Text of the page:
I picked up Duece in Portland one night a while back. He played the EP for me in the car, but I didn’t really see it as an entire project at the time. After listening for the third time, I had a few questions for him.
Was The Mowgli your favorite Disney character, or did you see The Jungle Book as a unique theme to create a play on words?
The Jungle Book was not my favorite. My favorite Disney joint is probably Aladdin, then Lion King. Jungle Book is up there though.I chose Mowgli because he was an orphan raised by wolves. That was the closest thing to being raised in Oakland to me. It’s a rough area with few opportunities. It can turn you into an animal and do things you didn’t think you’d do.
My favorite track was Wedding Ring, until I sat down and listened to Rap Doe again. I like this track for a number of reasons. I was with Duece right after he signed to Front Page Music. We went to Fogo De Chao, and yes he really did “throw a hundred dollar tip like it was a ten dollar bill”.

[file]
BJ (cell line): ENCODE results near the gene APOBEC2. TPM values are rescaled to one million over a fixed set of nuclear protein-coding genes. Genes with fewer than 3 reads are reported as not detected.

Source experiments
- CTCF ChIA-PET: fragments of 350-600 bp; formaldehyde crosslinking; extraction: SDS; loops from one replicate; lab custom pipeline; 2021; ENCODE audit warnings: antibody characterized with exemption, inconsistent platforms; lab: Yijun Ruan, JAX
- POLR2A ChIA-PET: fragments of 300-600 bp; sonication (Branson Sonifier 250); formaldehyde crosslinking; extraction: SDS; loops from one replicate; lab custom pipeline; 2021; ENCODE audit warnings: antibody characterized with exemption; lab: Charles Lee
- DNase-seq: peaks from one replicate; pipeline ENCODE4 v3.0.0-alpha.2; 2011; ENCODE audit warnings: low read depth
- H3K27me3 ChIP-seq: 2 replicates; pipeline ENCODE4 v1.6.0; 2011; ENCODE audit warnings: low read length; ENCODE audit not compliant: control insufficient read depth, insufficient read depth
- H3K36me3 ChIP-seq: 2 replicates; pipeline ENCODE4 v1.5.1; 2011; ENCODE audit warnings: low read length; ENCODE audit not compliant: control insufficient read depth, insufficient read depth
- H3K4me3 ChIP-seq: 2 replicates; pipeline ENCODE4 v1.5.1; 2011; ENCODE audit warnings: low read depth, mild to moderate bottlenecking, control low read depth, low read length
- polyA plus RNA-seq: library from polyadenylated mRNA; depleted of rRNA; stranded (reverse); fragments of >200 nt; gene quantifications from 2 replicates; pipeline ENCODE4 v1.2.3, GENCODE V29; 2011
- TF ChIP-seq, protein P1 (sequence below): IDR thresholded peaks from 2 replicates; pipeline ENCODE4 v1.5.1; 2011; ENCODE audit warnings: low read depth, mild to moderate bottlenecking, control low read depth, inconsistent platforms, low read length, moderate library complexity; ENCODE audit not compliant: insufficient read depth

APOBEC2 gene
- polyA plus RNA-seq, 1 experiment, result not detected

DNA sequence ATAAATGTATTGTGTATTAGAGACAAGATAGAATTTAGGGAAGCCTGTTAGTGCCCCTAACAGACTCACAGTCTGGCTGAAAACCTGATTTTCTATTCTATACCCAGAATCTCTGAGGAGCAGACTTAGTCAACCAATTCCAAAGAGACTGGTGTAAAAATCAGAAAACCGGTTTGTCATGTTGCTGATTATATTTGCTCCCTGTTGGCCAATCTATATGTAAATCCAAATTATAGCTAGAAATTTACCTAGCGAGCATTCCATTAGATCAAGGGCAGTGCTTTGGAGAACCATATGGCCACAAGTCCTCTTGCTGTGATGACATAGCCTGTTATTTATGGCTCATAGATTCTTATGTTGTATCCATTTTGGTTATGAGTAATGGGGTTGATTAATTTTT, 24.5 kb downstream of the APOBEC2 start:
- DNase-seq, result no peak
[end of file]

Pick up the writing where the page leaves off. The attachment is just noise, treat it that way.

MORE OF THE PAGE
Anyone ever told you that you sound like Atlanta trap music? And by trap music, I mean that TI Trap Muzik type of shit!
Yeah, I agree. I love TI and have been a fan since “I’m Serious”. I listen to a lot of ATL music. It sounds a little New York in the breaks and kind of Big Sean at the end to me, but I’ve been told that the track sounds like a lot of things. It’s an overall rap track.
Unwilling is the feature track on the Cents EP. You should’ve heard this track already so I’m not going to say much about it. All I can say is that I thought the song was average until I watched the video. The visuals really brought the idea together, allowing me to cherish the audio. I’ll let the video (dropped today) speak for itself though. Check it out.